1975 BUF 14 14 8-6 169 321 52.6 2,426 25 7.8 17 7.6 77 7.6 173.3 81.3 20 153 5.9 1 3
1976 BUF 7 7 2-5 74 151 49.0 1,086 9 6.0 1 0.7 58 7.2 155.1 90.0 11 80 6.8 1 1
1977 BUF 14 14 3-11 221 457 48.4 2,803 12 2.6 24 5.3 42 6.1 200.2 54.2 36 273 7.3 1 1
1978 BUF 16 16 5-11 175 330 53.0 2,136 16 4.8 15 4.5 92 6.5 133.5 70.5 29 243 8.1 1 1
1979 BUF 16 16 7-9 238 458 52.0 3,572 14 3.1 15 3.3 84 7.8 223.3 74.4 43 387 8.6 2 3
1980 BUF 16 16 11-5 251 439 57.2 2,805 20 4.6 18 4.1 69 6.4 175.3 74.5 13 129 2.9 2 4
1981 BUF 16 16 10-6 252 498 50.6 3,652 24 4.8 20 4.0 67 7.3 228.3 74.1 15 137 2.9 2 2
1982 BUF 9 9 4-5 144 264 54.5 1,597 7 2.7 16 6.1 47 6.0 177.4 56.3 11 105 4.0 1 1
1983 BUF 16 16 8-8 281 508 55.3 2,995 26 5.1 25 4.9 43 5.9 187.2 69.3 27 266 5.0 3 3
1984 BUF 12 11 1-10 191 344 55.5 1,991 12 3.5 17 4.9 68 5.8 165.9 63.5 35 357 9.2 -- --
1985 DET 8 1 0-1 31 54 57.4 364 2 3.7 3 5.6 38 6.7 45.5 67.2 4 35 6.9 -- --
1986 DET 6 4 2-2 73 155 47.1 941 7 4.5 7 4.5 73 6.1 156.8 62.9 10 101 6.1 1 1
1988 TB 2 1 0-1 31 46 67.4 368 3 6.5 1 2.2 34 8.0 184.0 104.3 1 8 2.1 -- --
1989 TB 5 2 0-2 44 90 48.9 533 3 3.3 6 6.7 69 5.9 106.6 50.8 5 37 5.3 -- --
1990 IND 1 0 0-0 2 8 25.0 21 0 0.0 2 25.0 13 2.6 21 0.0 0 0 0.0 -- --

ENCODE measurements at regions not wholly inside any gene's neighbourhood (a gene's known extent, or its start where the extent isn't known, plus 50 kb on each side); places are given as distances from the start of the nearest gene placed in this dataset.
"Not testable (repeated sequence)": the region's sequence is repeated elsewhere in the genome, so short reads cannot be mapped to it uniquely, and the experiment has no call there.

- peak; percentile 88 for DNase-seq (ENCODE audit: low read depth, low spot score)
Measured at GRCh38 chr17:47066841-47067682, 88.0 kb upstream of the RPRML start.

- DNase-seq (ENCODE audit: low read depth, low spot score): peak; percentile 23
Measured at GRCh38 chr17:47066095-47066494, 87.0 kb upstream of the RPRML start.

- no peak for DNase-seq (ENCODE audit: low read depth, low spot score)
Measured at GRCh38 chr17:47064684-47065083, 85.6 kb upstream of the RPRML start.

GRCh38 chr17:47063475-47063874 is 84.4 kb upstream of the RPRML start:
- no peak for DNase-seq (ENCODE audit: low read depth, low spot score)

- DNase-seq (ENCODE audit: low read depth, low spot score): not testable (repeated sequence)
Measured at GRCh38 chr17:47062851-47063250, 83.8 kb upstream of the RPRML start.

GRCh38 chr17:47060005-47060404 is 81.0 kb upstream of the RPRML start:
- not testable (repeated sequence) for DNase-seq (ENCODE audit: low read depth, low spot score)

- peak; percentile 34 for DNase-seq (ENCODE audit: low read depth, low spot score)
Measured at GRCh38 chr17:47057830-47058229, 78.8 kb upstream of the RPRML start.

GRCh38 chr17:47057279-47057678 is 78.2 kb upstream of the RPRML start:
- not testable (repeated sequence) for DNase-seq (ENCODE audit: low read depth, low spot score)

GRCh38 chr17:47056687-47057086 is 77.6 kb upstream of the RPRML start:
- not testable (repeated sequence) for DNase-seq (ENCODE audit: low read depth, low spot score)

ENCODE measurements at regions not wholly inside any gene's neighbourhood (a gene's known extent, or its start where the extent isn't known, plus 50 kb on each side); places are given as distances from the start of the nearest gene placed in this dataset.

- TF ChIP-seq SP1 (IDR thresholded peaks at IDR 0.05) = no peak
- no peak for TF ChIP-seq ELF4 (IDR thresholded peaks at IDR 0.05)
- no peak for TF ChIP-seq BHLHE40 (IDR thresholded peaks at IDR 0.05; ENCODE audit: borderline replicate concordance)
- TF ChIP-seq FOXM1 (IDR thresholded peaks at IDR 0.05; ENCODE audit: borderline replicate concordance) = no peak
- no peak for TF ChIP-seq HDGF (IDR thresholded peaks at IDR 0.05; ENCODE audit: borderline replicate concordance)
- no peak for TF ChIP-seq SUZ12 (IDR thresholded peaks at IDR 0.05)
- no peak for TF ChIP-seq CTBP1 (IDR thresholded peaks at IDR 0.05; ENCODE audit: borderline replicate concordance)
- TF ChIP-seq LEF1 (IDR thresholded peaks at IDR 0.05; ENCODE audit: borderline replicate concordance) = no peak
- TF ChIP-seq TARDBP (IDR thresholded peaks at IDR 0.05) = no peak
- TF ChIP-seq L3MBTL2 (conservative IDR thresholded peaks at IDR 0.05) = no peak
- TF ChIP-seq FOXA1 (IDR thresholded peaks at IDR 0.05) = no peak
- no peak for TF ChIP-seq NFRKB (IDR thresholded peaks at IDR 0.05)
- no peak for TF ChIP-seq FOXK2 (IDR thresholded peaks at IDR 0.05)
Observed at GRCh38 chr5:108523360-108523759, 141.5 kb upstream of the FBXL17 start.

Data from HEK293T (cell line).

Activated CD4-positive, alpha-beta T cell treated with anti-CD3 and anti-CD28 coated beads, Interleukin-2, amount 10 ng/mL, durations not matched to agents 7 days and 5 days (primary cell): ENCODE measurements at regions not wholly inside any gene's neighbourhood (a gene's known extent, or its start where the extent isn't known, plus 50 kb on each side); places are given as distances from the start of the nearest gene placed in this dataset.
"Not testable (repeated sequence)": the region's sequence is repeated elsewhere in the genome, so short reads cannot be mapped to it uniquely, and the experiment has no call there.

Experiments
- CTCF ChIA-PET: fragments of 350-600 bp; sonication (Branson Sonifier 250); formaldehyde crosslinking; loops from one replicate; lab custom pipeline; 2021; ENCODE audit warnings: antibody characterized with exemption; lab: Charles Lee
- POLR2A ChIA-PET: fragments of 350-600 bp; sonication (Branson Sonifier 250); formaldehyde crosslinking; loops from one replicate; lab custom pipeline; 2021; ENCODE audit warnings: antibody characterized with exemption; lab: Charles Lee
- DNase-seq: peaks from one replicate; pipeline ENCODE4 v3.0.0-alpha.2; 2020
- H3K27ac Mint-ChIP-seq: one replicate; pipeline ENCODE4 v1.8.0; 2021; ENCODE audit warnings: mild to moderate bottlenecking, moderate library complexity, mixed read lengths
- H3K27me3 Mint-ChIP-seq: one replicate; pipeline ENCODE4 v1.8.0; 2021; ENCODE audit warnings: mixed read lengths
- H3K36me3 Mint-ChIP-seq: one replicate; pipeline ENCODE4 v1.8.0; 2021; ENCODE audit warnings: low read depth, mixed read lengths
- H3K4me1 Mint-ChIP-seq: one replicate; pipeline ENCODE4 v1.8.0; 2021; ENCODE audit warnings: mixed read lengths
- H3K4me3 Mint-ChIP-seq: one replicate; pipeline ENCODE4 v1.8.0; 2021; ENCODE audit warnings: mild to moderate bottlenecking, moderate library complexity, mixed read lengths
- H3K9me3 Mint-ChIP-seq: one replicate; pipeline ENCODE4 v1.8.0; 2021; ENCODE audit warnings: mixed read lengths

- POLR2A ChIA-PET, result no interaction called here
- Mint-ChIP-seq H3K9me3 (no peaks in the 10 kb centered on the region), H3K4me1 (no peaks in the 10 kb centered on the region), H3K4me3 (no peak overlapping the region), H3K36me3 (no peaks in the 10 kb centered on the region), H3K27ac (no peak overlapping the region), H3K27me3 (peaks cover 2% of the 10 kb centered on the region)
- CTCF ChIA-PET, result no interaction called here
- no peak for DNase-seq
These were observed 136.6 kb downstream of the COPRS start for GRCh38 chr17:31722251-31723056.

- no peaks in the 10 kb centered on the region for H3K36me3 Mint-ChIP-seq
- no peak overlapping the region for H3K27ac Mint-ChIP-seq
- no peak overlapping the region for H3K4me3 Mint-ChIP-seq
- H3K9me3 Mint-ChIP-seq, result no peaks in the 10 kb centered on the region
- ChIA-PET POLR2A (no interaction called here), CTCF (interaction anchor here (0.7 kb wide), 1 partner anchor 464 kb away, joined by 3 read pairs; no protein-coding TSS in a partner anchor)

Career Total 186 171 79-92 2,369 4,519 52.4 29,817 196 4.3 209 4.6 92 6.6 160.3 68.4 312 2,710 6.5 20 24

Buffalo Bills records

Source:[4][5]

  • Highest touchdown percentage in a single season - 7.8 (1975)
  • Lowest interception percentage in a single season - 0.7 (1976)
  • Most sack yards lost in a single season - 387 (1979)
  • Most interceptions thrown in a career - 190
  • Most sack yards lost in a career - 2,529

League leading stats

  • Passing attempts - 1977
  • Passing yards - 1977
  • Passing touchdowns - 1975
  • Passing touchdown percentage - 1975
  • Interceptions thrown - 1977 & 1982
  • Interception percentage - 1976
  • Longest pass - 1978
  • Passing yards per game - 1977
  • Sack yards lost - 1979
  • 4th quarter comebacks - 1983
  • Game winning drives - 1980

Personal life

In May 2005, Ferguson was diagnosed with Burkitt's lymphoma cancer and underwent treatment at The University of Texas M. D. Anderson Cancer Center in Houston, Texas. In January 2008, Ferguson was diagnosed with acute myeloid leukemia. In February 2008, he was treated at M.D. Anderson in the intensive care unit for pneumonia. In July 2009, it was reported that Ferguson had recovered from his battles with cancer.[6]

References

  1. ^ "Football Notebook". St. Petersburg Times. July 27, 1973. pp. 3-C. Retrieved 2010.
  2. ^ "SPORTS PEOPLE: FOOTBALL; Ferguson, 45, Signs C.F.L. Deal". The New York Times. August 3, 1995. ISSN 0362-4331. Retrieved 2019.
  3. ^ "Joe Ferguson Stats". Pro-Football-Reference.com. Retrieved 2019.
  4. ^ "Buffalo Bills Career Passing Leaders". Pro-Football-Reference.com. Retrieved 2019.
  5. ^ "Buffalo Bills Single-Season Passing Leaders". Pro-Football-Reference.com. Retrieved 2019.
  6. ^ "Joe Ferguson talks Cancer, Jim Kelly". Buffalobills.com.

  This article uses material from the Wikipedia page available here. It is released under the Creative Commons Attribution-Share-Alike License 3.0.